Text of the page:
Vitamin D supplements are a waste when it comes to bone health, study finds

BOSTON— Vitamin D can provide a number of health benefits, but strengthening your bones isn’t one of them. According to a new study, taking vitamin D supplements does nothing to prevent bone fractures in most healthy individuals.

Researchers at Brigham and Women’s Hospital conducted an ancillary study as part of the VITAMIN D and OmegA-3 Trial (VITAL), a clinical trial involving more than 25,000 adults. Their review looked at 1,991 fracture incidents among 1,551 people over a five-year period.

Compared to participants taking a placebo, those taking vitamin D3 supplements failed to reduce their risk of various bone fractures. These injuries include hip fractures, major osteoporotic fractures, wrist fractures, and pelvic fractures.

Differences in a patient’s age, gender, race, body mass index, baseline vitamin D blood levels, and consumption of calcium or vitamin D supplements did not alter the results for for better or for worse.

Those with weak bones still need vitamin D

“Overall, the results of this large clinical trial do not support the use of vitamin D supplements to reduce fractures in generally healthy American men and women,” says lead author Meryl LeBoff, MD. , chief of the calcium and bones section of the endocrine division. at the Brigham, in a press release.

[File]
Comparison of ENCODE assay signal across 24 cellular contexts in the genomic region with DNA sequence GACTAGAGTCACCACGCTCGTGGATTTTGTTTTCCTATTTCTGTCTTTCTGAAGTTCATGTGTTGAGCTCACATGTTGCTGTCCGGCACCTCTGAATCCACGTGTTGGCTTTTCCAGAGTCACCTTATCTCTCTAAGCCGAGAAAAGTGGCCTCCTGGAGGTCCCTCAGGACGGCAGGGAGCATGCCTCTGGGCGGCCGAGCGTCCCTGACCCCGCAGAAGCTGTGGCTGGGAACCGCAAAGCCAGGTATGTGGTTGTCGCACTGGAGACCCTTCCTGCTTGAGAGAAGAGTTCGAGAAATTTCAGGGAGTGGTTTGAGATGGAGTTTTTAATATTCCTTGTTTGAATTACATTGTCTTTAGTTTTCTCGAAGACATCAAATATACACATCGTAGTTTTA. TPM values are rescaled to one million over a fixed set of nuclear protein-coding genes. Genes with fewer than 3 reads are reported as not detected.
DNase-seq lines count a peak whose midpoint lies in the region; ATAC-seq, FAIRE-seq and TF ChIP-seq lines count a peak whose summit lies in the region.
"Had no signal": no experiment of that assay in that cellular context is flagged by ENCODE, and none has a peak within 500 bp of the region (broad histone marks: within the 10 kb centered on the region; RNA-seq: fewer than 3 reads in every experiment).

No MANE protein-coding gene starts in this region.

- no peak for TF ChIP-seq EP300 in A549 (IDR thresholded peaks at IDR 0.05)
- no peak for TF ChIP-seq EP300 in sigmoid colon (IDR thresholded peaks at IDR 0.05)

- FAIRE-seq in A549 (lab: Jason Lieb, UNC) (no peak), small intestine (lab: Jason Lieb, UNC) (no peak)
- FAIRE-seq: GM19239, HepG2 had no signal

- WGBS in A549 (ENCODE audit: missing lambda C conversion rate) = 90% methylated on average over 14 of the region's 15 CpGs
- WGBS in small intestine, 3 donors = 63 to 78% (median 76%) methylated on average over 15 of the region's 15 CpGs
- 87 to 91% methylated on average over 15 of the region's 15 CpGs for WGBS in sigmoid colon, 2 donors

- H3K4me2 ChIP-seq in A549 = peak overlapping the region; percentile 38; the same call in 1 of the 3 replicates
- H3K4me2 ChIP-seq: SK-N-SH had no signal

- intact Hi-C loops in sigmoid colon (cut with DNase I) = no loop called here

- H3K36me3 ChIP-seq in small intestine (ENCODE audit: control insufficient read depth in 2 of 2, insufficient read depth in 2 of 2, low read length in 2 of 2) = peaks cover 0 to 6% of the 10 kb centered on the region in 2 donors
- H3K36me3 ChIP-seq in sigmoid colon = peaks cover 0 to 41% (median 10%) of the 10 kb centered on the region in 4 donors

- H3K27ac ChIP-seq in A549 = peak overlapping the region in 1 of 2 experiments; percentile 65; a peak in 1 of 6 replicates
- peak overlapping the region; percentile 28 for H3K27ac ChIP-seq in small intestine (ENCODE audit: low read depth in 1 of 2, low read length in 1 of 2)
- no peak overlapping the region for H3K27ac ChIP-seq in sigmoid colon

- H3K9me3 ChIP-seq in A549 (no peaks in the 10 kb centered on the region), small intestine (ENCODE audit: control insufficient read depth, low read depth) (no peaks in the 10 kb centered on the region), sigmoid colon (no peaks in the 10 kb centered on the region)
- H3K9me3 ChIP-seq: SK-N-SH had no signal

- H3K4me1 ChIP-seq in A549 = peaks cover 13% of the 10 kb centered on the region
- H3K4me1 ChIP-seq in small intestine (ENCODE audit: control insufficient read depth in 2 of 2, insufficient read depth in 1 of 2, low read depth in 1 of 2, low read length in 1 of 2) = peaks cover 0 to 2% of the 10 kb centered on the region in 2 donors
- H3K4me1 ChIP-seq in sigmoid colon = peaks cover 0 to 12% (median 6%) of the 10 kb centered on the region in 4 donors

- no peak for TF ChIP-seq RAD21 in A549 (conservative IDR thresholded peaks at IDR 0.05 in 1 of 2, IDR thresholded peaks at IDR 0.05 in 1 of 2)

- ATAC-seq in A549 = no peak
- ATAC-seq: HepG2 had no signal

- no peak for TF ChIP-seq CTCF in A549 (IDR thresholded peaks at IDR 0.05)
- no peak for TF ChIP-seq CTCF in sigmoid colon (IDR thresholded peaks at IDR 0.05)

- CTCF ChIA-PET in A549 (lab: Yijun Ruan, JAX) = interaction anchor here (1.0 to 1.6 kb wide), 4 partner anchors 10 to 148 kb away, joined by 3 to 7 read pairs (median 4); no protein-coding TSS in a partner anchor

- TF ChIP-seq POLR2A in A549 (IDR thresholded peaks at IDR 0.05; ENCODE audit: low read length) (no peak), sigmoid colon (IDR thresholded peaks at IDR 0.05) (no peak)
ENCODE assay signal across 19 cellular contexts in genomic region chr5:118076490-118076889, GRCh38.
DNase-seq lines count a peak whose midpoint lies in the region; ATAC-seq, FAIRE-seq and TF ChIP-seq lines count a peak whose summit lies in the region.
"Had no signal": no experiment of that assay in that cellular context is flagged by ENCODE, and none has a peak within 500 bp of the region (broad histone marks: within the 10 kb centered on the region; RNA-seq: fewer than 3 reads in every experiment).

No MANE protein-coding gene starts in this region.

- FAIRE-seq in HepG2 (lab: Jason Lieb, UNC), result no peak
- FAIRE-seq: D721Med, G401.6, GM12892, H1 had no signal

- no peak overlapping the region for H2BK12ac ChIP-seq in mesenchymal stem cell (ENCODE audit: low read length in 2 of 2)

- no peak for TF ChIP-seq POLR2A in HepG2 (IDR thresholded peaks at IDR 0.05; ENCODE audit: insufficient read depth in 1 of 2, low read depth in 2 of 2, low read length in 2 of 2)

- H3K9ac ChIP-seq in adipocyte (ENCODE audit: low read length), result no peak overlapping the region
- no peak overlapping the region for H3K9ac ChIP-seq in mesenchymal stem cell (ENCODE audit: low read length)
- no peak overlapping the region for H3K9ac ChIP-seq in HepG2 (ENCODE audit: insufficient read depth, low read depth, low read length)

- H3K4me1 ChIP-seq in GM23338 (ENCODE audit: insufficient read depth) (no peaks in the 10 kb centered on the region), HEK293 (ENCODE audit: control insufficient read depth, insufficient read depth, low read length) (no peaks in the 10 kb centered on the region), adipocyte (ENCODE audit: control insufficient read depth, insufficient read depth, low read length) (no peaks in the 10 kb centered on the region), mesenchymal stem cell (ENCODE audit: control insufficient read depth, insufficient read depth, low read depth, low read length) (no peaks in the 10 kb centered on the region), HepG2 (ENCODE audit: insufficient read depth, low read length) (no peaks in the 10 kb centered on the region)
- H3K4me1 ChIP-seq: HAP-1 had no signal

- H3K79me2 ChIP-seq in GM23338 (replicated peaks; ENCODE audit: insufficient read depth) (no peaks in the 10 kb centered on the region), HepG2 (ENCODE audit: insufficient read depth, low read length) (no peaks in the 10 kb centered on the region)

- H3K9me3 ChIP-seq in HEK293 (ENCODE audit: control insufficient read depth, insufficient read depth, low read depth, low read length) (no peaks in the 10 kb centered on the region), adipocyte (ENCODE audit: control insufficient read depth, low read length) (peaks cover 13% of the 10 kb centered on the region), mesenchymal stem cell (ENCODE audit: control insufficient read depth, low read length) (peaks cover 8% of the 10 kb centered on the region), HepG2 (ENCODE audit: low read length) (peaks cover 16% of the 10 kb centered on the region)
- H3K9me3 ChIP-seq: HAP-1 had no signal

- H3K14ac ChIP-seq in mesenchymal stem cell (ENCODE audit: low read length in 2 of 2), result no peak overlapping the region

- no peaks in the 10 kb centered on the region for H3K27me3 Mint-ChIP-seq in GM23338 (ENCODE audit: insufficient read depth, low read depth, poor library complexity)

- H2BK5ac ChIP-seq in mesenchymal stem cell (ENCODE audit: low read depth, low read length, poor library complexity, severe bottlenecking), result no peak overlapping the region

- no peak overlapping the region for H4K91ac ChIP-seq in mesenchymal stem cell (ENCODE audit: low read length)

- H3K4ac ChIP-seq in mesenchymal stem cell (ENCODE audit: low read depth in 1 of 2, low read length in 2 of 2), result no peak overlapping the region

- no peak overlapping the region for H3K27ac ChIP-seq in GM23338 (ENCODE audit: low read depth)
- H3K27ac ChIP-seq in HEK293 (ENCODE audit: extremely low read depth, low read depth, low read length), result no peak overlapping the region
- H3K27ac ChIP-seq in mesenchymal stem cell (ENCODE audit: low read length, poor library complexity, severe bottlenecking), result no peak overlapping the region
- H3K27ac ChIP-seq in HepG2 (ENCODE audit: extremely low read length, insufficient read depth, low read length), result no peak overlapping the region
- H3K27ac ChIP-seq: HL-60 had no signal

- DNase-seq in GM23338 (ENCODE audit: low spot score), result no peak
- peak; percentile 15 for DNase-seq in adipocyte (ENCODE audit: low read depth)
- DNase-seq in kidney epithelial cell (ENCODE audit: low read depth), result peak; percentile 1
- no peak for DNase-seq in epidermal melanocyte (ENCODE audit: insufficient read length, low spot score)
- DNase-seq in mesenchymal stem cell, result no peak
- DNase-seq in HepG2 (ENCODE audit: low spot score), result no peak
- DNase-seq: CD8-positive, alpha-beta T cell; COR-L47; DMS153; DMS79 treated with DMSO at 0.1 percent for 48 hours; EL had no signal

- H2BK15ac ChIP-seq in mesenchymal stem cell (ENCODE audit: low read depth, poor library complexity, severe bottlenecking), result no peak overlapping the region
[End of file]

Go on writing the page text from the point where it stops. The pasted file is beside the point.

“These results do not apply to adults with vitamin D deficiency or low bone mass or osteoporosis. Most trial participants were not deficient and may have already achieved the level of vitamin D needed for healthy bones Our ongoing studies focus on whether free vitamin D levels or genetic variation in vitamin D absorption, metabolism, or receptor function D will provide information on who may benefit from a vitamin D supplement on musculoskeletal health.

Previous studies have suggested that vitamin D plays an important role in bone health. Scientists say the nutrient – which is abundant in sunlight and certain foods like fish – helps the body absorb and retain calcium and phosphorus. Both of these minerals are essential for building strong bones.

The study is published in The New England Journal of Medicine.

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